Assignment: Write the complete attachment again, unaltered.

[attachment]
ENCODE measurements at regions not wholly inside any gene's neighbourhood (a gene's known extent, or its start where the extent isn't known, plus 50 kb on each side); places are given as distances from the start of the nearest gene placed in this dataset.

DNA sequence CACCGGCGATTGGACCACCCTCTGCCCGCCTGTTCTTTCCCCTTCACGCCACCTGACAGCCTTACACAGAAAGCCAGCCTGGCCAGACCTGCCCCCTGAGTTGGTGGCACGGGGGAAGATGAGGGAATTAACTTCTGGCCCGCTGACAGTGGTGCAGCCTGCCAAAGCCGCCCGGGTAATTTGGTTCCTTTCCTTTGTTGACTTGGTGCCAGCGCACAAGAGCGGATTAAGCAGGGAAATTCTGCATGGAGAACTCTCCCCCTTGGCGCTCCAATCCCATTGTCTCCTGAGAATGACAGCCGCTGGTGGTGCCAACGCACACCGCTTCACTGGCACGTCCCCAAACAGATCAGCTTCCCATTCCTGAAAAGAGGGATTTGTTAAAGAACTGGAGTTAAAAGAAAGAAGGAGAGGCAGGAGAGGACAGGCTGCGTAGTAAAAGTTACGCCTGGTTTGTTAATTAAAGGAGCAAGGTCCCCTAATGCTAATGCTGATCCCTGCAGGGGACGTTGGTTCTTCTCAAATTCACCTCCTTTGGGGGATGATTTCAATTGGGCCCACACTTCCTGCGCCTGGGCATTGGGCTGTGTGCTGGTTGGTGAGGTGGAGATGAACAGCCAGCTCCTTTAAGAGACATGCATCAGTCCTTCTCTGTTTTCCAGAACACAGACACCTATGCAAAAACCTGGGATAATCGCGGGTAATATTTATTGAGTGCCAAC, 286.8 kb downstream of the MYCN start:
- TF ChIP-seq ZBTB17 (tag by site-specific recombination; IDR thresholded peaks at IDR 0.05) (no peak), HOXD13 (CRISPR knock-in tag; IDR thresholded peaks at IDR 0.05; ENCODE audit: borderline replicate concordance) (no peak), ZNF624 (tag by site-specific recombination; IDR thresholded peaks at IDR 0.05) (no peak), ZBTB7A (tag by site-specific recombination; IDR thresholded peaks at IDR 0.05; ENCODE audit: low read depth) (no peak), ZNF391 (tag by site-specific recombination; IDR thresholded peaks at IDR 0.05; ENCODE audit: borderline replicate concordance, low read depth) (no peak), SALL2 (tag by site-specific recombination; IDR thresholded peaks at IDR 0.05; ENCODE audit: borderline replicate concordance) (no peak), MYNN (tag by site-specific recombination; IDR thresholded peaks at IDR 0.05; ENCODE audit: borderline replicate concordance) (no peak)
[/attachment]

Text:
ENCODE measurements at regions not wholly inside any gene's neighbourhood (a gene's known extent, or its start where the extent isn't known, plus 50 kb on each side); places are given as distances from the start of the nearest gene placed in this dataset.

DNA sequence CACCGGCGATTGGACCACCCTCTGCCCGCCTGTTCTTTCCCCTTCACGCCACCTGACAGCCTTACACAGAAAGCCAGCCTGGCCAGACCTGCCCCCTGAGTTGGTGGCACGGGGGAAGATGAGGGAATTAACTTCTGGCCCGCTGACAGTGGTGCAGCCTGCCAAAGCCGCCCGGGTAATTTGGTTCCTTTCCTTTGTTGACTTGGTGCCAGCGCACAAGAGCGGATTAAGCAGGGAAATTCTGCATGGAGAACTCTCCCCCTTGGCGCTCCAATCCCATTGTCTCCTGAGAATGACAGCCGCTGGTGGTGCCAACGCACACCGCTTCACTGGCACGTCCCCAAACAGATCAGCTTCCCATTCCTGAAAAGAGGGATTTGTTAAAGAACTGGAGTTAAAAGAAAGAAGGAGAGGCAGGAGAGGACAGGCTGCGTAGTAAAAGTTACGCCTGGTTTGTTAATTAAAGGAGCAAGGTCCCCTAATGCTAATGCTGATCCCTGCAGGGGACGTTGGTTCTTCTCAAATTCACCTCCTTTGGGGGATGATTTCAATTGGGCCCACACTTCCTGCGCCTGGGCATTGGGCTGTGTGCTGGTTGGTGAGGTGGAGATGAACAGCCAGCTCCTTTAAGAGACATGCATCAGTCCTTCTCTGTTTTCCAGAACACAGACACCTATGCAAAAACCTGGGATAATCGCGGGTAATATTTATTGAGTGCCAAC, 286.8 kb downstream of the MYCN start:
- TF ChIP-seq ZBTB17 (tag by site-specific recombination; IDR thresholded peaks at IDR 0.05) (no peak), HOXD13 (CRISPR knock-in tag; IDR thresholded peaks at IDR 0.05; ENCODE audit: borderline replicate concordance) (no peak), ZNF624 (tag by site-specific recombination; IDR thresholded peaks at IDR 0.05) (no peak), ZBTB7A (tag by site-specific recombination; IDR thresholded peaks at IDR 0.05; ENCODE audit: low read depth) (no peak), ZNF391 (tag by site-specific recombination; IDR thresholded peaks at IDR 0.05; ENCODE audit: borderline replicate concordance, low read depth) (no peak), SALL2 (tag by site-specific recombination; IDR thresholded peaks at IDR 0.05; ENCODE audit: borderline replicate concordance) (no peak), MYNN (tag by site-specific recombination; IDR thresholded peaks at IDR 0.05; ENCODE audit: borderline replicate concordance) (no peak)